Review - 'Iron Man'
Iron Man deserves all of the credit, it truly did start it all for the Marvel Cinematic Universe, and what a gamble it was when you really step back and think about it. For one, as hard as it is to believe now, Iron Man was a C-list hero at best and few people really knew about him, so using him as a kick-off to a cinematic universe no matter who it was starring, was a risky move. Secondly, Jon Favreau was hired on as the director, a man who is skilled in front of and behind the camera, but had never dabbled in bombastic, large-budget superhero action movies. And finally, perhaps the biggest risk of all, was hiring Robert Downey Jr. as the lead. At the time he had a bit of a checkered history and was by no means a large box office draw.
Somehow all of these ingredients came together to form the perfect cocktail, and on top of that it was a massive hit, especially considering it was a completely original property in a landscape where superhero films were believed to be on a downward trend. Everyone was so very wrong.
Iron Man tells the story of Tony Stark, a “billionaire, playboy, philanthropist” who while in the Middle East showing the power of the new “Jericho Missile” is taken hostage by a terrorist group. Seeing no other option, he is forced to be resourceful and build a suit and fight his way out. Upon his escape, he has a new-found perspective on his company, Stark Industries, realizing he is putting deadly weaponry in the hands of evil people for profit. Tony decides to build a new Iron Man suit and take matters into his own hands.
Iron Man is a near-perfect origin film that turned Iron Man and Robert Downey Jr. into modern-day Marvel mascots. Eleven years ago you never would have seen Iron Man alongside Spider-man, the X-Men or the Hulk, and now he’s pretty much leading the charge. Director Jon Favreau crafted a flawed, but insanely charismatic character in the form of Tony Stark, a playboy that doesn’t fit the mold and who has a moment of enlightenment that changes his perspective. Watching the progression of Tony Stark bing literally and figuratively torn down and then forced to build a new, changed person from the rubble is such a gratifying experience, and it’s what makes up about 80% percent of the film.
The casting, which I touched on a bit earlier, is spot-on. There is no person that draws breath on this planet that could fill the shoes of Tony Stark/Iron Man like Robert Downey Jr. does. He oozes charisma, heart and absolutely commands every scene that hes’ in. He also knows how to be obviously flawed, but still contagiously likable. We also get Jeff Bridges starring as Obadiah Stane/Iron Monger, and to this date he is still one of the best villains in the MCU, even if things get a little campy with him in the final act. Gwyneth Paltrow as Pepper Potts is the perfect foil to Tony Stark’s man-child impulses and the way she manages to keep him grounded is convincing. In terms of love interests in the MCU, she is also easily one of the best and most three-dimensional. Terrence Howard as Rhodie is also good, but I didn’t feel like he had many opportunities to make a big impression.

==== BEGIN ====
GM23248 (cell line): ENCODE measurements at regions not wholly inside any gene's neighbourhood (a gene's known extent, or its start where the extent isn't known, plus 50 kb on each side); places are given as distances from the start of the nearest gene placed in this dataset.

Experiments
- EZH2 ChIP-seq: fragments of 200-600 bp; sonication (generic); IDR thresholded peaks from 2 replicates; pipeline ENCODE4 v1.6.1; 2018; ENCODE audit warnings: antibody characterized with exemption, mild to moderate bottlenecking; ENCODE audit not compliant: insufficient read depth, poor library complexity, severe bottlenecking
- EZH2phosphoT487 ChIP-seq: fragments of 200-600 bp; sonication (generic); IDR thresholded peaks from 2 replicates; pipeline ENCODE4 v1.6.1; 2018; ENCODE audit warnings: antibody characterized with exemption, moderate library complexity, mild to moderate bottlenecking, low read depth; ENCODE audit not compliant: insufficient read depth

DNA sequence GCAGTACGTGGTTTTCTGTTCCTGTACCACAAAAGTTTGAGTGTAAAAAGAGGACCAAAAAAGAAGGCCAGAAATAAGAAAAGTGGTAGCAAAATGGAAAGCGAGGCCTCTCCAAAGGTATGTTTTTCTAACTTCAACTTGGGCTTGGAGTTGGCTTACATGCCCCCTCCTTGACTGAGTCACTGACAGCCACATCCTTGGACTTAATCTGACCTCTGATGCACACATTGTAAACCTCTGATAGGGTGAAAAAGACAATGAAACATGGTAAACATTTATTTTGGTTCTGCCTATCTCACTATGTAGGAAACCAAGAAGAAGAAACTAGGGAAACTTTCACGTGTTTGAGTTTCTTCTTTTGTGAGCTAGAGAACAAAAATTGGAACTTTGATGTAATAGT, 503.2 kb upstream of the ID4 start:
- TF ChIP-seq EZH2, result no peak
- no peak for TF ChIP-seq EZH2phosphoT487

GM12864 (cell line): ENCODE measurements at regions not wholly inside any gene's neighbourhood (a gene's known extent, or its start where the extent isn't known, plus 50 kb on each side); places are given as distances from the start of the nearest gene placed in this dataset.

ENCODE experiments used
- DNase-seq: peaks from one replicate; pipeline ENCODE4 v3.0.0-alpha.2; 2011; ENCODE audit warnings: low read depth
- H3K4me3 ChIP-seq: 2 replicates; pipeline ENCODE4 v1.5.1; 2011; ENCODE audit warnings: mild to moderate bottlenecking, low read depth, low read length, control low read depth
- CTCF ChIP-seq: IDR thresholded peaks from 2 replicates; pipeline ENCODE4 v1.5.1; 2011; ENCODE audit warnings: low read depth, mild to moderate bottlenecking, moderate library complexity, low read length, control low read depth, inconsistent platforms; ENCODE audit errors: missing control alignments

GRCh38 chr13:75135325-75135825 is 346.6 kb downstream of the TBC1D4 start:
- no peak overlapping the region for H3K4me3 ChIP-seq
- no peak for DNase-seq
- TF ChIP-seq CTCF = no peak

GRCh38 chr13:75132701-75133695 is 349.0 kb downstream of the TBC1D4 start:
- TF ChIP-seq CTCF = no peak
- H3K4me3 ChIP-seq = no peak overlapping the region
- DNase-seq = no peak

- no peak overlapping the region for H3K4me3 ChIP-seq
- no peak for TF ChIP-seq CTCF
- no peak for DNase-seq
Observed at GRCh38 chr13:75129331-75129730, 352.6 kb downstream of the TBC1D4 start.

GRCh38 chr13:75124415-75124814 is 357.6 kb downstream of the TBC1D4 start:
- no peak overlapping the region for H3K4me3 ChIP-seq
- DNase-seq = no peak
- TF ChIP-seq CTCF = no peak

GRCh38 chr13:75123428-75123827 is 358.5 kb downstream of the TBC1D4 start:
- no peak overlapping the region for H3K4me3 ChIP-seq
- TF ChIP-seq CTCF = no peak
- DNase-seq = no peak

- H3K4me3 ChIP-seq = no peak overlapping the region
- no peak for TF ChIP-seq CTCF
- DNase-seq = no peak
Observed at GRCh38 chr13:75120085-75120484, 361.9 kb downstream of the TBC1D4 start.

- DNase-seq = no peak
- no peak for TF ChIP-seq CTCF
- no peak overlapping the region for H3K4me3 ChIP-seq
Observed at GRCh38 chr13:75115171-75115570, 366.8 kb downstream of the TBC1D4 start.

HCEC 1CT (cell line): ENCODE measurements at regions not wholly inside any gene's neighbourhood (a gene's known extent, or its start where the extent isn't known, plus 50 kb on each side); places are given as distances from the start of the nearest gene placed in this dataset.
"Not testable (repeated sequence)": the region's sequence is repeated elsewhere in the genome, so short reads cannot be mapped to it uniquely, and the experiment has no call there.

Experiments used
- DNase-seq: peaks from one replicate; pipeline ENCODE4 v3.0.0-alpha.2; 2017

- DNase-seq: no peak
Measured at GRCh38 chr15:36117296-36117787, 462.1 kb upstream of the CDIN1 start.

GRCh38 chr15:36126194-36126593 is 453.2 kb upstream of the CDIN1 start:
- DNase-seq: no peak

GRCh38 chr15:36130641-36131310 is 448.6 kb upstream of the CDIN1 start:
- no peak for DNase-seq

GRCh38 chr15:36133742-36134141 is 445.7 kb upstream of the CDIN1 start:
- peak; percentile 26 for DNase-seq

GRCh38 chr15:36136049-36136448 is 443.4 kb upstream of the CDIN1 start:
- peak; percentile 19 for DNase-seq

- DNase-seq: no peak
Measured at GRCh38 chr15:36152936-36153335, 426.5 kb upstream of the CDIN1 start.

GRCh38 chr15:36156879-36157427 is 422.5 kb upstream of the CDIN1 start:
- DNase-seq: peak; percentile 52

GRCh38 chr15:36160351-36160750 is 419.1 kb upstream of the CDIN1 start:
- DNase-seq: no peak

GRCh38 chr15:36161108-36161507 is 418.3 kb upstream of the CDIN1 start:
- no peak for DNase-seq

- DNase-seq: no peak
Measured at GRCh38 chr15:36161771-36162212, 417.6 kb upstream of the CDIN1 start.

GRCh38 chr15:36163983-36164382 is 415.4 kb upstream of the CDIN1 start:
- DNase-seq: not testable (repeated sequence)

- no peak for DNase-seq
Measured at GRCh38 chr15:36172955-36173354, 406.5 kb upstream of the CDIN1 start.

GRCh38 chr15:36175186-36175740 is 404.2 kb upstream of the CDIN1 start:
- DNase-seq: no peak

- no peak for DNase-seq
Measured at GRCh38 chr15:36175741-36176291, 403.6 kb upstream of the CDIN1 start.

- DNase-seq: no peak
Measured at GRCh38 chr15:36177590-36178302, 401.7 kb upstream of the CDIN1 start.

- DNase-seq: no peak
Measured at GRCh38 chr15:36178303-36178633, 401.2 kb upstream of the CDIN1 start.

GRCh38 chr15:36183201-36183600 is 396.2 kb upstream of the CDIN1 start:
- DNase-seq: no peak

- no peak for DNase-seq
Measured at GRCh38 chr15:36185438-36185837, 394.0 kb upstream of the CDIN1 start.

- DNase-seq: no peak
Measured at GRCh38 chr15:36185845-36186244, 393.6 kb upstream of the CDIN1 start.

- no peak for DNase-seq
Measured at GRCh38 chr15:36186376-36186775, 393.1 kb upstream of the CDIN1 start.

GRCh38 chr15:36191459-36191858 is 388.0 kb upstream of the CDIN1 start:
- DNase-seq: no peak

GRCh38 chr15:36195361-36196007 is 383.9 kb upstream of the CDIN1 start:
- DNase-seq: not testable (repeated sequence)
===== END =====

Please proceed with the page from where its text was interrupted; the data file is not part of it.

The action is also still exhilarating to this day. Maybe it was because of budget constraints, but I appreciated how quick and to-the-point the action was. There are no protracted CGI fests that seem to go on forever that also look like smudges of cotton-candy colors being smashed together. The CGI here is also used to great effect. Sure, there are moments that are starting to show their age, but for the most part, this film still looks excellent. Finally, the score by Ramin Djawadi is so fitting for the character and the licensed tracks are perfect, I mean, who doesn’t think of Iron Man when they here “Back in Black” by AC/DC?
Overall, Iron Man did so much for the Marvel Cinematic Universe, and it still holds up as one of the best films in the series. This was the turning point, without Iron Man, I doubt any of what we’ve come to know in the superhero genre would have been feasible.